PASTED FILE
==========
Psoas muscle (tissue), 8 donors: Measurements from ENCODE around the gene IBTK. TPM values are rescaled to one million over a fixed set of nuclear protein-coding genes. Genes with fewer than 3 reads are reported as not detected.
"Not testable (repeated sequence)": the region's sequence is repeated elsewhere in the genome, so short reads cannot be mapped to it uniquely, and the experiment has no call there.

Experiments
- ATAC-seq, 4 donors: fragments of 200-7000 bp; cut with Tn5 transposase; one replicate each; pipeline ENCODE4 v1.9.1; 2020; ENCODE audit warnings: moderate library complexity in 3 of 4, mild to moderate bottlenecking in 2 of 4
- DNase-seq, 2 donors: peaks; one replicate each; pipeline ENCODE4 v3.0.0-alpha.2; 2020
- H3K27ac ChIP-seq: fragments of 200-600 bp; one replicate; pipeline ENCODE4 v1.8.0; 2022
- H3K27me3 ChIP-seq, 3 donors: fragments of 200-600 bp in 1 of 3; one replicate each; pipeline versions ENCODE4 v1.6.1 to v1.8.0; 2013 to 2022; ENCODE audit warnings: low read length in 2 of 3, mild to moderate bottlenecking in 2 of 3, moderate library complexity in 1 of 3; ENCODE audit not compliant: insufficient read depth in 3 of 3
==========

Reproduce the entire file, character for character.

Psoas muscle (tissue), 8 donors: Measurements from ENCODE around the gene IBTK. TPM values are rescaled to one million over a fixed set of nuclear protein-coding genes. Genes with fewer than 3 reads are reported as not detected.
"Not testable (repeated sequence)": the region's sequence is repeated elsewhere in the genome, so short reads cannot be mapped to it uniquely, and the experiment has no call there.

Experiments
- ATAC-seq, 4 donors: fragments of 200-7000 bp; cut with Tn5 transposase; one replicate each; pipeline ENCODE4 v1.9.1; 2020; ENCODE audit warnings: moderate library complexity in 3 of 4, mild to moderate bottlenecking in 2 of 4
- DNase-seq, 2 donors: peaks; one replicate each; pipeline ENCODE4 v3.0.0-alpha.2; 2020
- H3K27ac ChIP-seq: fragments of 200-600 bp; one replicate; pipeline ENCODE4 v1.8.0; 2022
- H3K27me3 ChIP-seq, 3 donors: fragments of 200-600 bp in 1 of 3; one replicate each; pipeline versions ENCODE4 v1.6.1 to v1.8.0; 2013 to 2022; ENCODE audit warnings: low read length in 2 of 3, mild to moderate bottlenecking in 2 of 3, moderate library complexity in 1 of 3; ENCODE audit not compliant: insufficient read depth in 3 of 3